Leptin and Alzheimer's Disease

Research output: Chapter in Book/Report/Conference proceedingChapter

4 Citations (Scopus)


It is well documented that the hormone leptin regulates several hypothalamic-driven functions, including energy homeostasis and reproductive function. However, recent studies indicate that leptin receptor expression is not restricted to hypothalamic sites and that leptin has widespread action in the central nervous system (CNS). Indeed, evidence is growing that leptin has the capacity to modulate higher brain functions, including its ability to markedly influence hippocampal synaptic function and in particular learning and memory processes. It is known that diet and lifestyle are key factors influencing the risk of developing neurodegenerative disorders, and recent evidence has found a link for midlife obesity and Alzheimer's disease (AD). As obesity is attributed to leptin resistance, the hormone leptin may be an important factor linking obesity and AD. Indeed, recent studies indicate that dysfunctions in the leptin system are associated with an increased incidence of AD. Here we review the evidence that leptin is a potential cognitive enhancer and also examine the possibility of utilizing leptin replacement therapy in the treatment of AD.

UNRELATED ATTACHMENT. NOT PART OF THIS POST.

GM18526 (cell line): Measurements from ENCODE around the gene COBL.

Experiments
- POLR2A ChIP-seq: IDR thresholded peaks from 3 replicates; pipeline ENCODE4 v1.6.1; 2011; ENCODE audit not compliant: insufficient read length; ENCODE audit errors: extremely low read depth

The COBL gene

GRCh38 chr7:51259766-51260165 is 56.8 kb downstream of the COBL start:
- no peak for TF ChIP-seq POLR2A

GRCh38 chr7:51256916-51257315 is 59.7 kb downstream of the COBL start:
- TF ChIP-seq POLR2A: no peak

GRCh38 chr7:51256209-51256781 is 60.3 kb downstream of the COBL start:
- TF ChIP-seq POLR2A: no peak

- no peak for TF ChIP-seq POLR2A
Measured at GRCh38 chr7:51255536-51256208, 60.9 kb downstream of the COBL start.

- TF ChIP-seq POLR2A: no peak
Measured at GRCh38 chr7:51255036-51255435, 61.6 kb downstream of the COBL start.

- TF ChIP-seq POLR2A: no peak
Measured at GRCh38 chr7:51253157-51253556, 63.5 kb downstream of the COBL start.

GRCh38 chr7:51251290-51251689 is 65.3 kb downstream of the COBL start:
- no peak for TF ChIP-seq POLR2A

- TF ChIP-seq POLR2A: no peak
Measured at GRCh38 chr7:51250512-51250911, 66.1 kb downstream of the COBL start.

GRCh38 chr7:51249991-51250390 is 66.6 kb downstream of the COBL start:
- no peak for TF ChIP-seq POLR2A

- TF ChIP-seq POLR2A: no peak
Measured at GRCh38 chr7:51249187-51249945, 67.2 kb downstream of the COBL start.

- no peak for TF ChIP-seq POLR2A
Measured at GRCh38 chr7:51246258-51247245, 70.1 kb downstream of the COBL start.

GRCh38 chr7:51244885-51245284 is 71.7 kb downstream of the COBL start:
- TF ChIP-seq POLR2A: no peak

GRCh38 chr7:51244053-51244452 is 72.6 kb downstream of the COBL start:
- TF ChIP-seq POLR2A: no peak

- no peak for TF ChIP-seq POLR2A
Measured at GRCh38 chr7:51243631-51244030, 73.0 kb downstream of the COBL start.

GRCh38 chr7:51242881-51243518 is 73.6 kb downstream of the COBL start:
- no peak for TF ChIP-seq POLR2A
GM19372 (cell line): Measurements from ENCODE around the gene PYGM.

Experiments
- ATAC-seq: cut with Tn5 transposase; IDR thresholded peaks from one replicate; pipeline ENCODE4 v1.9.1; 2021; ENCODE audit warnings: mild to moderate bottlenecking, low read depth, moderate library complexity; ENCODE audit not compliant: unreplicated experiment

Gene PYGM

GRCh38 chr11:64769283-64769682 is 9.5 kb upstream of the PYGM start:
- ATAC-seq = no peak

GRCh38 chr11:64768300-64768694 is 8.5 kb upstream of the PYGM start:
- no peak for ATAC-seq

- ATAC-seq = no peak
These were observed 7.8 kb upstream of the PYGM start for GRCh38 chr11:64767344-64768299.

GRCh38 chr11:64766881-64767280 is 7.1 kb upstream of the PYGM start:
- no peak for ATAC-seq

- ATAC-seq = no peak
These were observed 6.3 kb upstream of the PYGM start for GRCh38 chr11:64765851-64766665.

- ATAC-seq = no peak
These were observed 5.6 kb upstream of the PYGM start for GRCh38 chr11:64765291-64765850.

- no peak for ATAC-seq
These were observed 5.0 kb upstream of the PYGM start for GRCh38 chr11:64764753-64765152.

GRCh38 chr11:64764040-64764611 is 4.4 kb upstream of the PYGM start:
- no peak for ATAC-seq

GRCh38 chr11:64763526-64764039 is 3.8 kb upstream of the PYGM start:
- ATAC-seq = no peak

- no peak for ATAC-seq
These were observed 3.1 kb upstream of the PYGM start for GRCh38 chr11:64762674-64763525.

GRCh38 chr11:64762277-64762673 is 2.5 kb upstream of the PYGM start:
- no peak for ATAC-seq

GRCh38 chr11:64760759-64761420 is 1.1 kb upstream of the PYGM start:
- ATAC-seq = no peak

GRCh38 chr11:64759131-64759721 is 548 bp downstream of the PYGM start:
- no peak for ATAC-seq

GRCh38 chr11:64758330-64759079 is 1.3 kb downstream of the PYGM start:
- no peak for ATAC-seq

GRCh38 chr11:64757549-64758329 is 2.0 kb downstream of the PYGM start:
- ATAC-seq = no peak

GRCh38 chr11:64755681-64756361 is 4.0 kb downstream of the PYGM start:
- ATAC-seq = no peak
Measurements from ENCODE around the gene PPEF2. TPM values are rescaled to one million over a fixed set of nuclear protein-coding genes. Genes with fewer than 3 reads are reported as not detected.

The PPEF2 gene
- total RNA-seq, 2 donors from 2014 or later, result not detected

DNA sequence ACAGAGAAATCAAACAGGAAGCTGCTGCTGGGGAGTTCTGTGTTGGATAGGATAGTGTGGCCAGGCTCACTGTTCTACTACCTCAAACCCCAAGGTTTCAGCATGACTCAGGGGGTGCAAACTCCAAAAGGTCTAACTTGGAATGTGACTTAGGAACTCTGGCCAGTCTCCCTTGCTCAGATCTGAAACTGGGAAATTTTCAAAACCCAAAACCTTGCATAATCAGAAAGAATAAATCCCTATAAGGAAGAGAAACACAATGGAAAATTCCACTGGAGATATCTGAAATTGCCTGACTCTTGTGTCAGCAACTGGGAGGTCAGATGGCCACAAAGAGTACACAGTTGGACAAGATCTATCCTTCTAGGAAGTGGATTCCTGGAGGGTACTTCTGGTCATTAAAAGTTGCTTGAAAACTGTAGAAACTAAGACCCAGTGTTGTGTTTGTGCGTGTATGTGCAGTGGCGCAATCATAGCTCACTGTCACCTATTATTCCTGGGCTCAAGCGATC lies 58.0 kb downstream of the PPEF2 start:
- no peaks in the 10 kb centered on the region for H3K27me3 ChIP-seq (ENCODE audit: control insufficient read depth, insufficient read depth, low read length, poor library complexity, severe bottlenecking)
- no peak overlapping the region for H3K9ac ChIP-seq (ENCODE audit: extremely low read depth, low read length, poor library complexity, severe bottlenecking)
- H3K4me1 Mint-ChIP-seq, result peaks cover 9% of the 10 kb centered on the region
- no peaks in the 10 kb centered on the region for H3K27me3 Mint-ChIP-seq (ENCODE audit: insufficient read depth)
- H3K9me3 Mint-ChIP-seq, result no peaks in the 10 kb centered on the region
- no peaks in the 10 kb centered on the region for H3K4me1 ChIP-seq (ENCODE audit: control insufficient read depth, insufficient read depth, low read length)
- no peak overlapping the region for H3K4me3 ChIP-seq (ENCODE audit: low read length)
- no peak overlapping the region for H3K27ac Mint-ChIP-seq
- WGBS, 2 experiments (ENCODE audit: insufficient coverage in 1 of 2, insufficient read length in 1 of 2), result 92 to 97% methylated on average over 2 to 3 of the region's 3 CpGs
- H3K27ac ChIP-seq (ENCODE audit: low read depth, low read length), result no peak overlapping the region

Original languageEnglish
Title of host publicationDiet and Nutrition in Dementia and Cognitive Decline
PublisherElsevier Inc.
Number of pages11
ISBN (Electronic)9780124079397
ISBN (Print)9780124078246
Publication statusPublished - 1 Jan 2015


  • Aging
  • Alzheimer's disease
  • AMPA receptor trafficking
  • Beta amyloid
  • Excitatory synaptic transmission
  • Hippocampus
  • Leptin
  • NMDA receptor
  • Obesity
  • Synaptic plasticity

ASJC Scopus subject areas

  • General Nursing


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